Carrillo suggested using medicated soaps or lotions with oils in them, such as Satin, Castile, or Provon to clean the piercing twice a day. The oils keep the piercing moist and prevent irritation. He also recommended sea-salt compresses: green-tea bags soaked in eight ounces of hot water mixed with 1/4 teaspoon of non-iodized sea salt stimulates circulation and aids the body’s natural healing. Using the proper-sized jewelry can also aid healing: Sizing up or sizing down during the healing process can sometimes help an irritated piercing.
Rebecca Brown, 20, a Communication sophomore, said that she had successfully removed a keloid scar from her rook piercing using a combination of green-tea, sea-salt soaks and rubbing Bayer Aspirin on the piercing. She also recommended Provon soap to prevent infections.
As for tattoos, Ziolko recommended leaving a bandage on for three or four hours directly following the tattooing before removing it to allow air to circulate.
“Wash it with soap and water,” he said. “Let it air-dry, then use a little bit of unscented lotion like Lubiderm. Wash it once a day, put the lotion on it, don’t pick at it.”
Why people get body art
For many people, the appeal of piercings and tattoos is mystifying. They’re painful to heal and difficult to care for. Tattoos are permanent while piercings can leave scars. So why would anybody endure such an ordeal?
“A lot of people get it done for rite of passage or fashion,” said Carillo. “It’s fun to be rebellious… With any body modification, it could be tattoos, boob implants, facial reconstructions, all of it kind of falls into that same category, just revamping your body. It’s all good, as long as you’re happy and comfortable with it.”
Fedor stressed that personal expression, coupled with the freedom of college and the adrenaline rush of getting pierced, was what influenced her decision to get piercings. Fedor’s most-prized body art is her nape piercing, which she values because surface piercings are rare and unusual.
“Not many people have it or know that you can pierce that area of your body,” she said. “People are either fascinated or it freaks them out.”
Brown said that she had to hide her rook piercing from her boyfriend at the time, because he didn’t approve of piercings.
“When he saw it, he screamed,” she said.
Whitfield warned against getting piercings on impulse. Soon after graduating from high school, he got his tongue pierced while drunk.
“It seemed like a good idea at the time,” he said. “It was something I did for no reason at all. And you can mess up your teeth on a tongue piercing, which is true: I chipped a lot of my teeth. And I still have a scar on my tongue, which is gross…It hurt [a lot]. I vomited afterward.”
Carrillo said that a reputable tattoo and piercing parlor shouldn’t accept intoxicated clients.
“We never tattoo or pierce anybody who’s drunk,” he said. “It’s just dangerous. Alcohol thins the blood, and you make really bad decisions. It’s like, ‘How do you spell your wife’s name again?’ ‘Oh, I dunno, hold on a second…’”
Carrillo said that a popular reason for piercings and tattoos was the revival of tribalism, including full-facial tattooing and earlobe stretching, called gauging. He thinks that full-facial tattoos on non-tribal members could be considered offensive by those who practice it culturally, but he did have his ears gauged to quarter-sized holes.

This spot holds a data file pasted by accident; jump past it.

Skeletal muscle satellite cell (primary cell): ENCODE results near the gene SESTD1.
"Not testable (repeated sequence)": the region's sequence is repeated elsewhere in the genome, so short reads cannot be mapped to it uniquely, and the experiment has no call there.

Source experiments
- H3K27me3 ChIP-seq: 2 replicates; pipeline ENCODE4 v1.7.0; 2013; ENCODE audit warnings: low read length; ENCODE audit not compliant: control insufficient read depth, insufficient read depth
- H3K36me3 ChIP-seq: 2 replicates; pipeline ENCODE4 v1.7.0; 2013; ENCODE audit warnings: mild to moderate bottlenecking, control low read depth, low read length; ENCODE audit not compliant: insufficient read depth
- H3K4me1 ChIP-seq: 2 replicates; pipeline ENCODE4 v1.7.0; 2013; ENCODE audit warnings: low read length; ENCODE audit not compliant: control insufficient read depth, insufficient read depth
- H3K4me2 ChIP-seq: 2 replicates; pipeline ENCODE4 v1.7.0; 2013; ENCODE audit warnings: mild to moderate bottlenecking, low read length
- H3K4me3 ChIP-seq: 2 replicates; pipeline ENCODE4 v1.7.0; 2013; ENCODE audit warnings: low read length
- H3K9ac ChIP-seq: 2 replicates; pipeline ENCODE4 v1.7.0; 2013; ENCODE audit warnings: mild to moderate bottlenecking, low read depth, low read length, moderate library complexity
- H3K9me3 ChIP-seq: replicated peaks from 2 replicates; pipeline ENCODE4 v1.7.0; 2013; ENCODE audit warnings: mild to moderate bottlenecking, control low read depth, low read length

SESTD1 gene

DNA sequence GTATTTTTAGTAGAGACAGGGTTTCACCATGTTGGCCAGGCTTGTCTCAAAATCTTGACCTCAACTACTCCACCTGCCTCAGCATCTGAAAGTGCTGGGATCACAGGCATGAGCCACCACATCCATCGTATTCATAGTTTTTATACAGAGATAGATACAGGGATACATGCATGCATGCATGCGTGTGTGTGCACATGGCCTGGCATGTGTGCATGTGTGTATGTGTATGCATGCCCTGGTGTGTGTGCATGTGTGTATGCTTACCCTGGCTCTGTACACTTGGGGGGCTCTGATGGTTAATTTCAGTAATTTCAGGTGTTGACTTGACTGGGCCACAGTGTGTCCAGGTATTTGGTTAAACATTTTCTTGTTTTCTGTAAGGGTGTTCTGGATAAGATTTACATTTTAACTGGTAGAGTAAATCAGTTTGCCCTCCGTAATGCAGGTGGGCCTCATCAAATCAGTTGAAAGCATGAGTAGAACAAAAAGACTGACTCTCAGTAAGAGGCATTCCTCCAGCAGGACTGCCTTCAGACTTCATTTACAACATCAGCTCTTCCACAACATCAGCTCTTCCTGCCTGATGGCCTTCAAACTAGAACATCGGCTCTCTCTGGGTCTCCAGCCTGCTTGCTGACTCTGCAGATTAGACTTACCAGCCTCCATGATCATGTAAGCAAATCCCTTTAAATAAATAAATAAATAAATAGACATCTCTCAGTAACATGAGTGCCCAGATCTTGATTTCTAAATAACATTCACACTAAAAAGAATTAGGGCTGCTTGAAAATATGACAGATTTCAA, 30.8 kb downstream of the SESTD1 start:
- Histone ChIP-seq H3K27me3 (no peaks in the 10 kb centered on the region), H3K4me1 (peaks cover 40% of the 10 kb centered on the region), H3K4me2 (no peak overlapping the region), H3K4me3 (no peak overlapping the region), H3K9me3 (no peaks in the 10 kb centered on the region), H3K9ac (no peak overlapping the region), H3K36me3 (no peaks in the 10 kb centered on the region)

“There are a few of people out there with really big two-inch, three-inch holes in their ears,” he said. “You can keep going as far as you want…I’ve happened to run across piercers who’ve had really big ears, and it’s like, ‘Wow, I can put my Pepsi can through your ear!’ It’s a little bit too much.”
Stereotypes and the workplace
Tattoos and piercings are becoming more common as the punk generation ages and younger generations pick up the needle. They picked up in popularity in the 1980s, according to a study by Dr. Anne Laumann of the Northwestern Feinberg School of Medicine. The study estimated 24 percent of the population aged 18 to 50 years old has a tattoo. However, body art is still seen by many as counter-culture.
“Older people, you see them staring,” Brown said. “People who gauge their ears, older people just stare.”
Tattoos can make it difficult to get an office job, Ziolko said. He recommended doing things you could cover up easily, avoiding areas like the hands and neck.
Fogarty said that she covered up her tattoos for the first year she worked at Northwestern because she dealt with parents and students, and was afraid of being judged.
“I do a lot of admissions things where I have to talk to parents and applicants, and I cover up,” she said. “I need to look like someone these parents will want to trust their child with.”
She also said that her tattoos give her a special rapport with the students she advises. They come to see her as an individual as much as a part of the university, she said, which helps them talk about their life and concerns.
Carrillo said that in his 13 years of working in the piercing industry, he had seen his clients’ age range grow dramatically.
“It’s getting a bit more accepted nowadays,” he said. “Before if you walked in anywhere with a lip or an eyebrow piercing people would look at you like ‘Oh my god, what a freak.’…Now, I’ve been noticing more older clients, between 35 and 40, getting navel piercings and nipple piercings done.”
Fogarty agreed that body art was becoming less of an issue as the population becomes more comfortable with the idea of tattoos.
But Fogarty admitted that there are “inopportune moments to be a person with tattoos.” And tattoo removal is expensive, painful and isn’t always successful. Methods include excision, caustic chemicals, dermabrasion and lasers.
Fedor said that the fact that she could take her piercings out at any time was part of the appeal.
“Anything beyond the ears, people are possibly going to judge you,” she said. “[I told my parents] that when I joined the workforce, I would take them out, but for now, I’m just having fun in college.”